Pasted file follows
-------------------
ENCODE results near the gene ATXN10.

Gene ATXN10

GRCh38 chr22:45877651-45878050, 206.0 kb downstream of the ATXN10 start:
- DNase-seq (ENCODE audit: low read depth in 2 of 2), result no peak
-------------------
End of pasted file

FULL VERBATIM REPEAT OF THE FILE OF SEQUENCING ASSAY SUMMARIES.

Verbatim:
ENCODE results near the gene ATXN10.

Gene ATXN10

GRCh38 chr22:45877651-45878050, 206.0 kb downstream of the ATXN10 start:
- DNase-seq (ENCODE audit: low read depth in 2 of 2), result no peak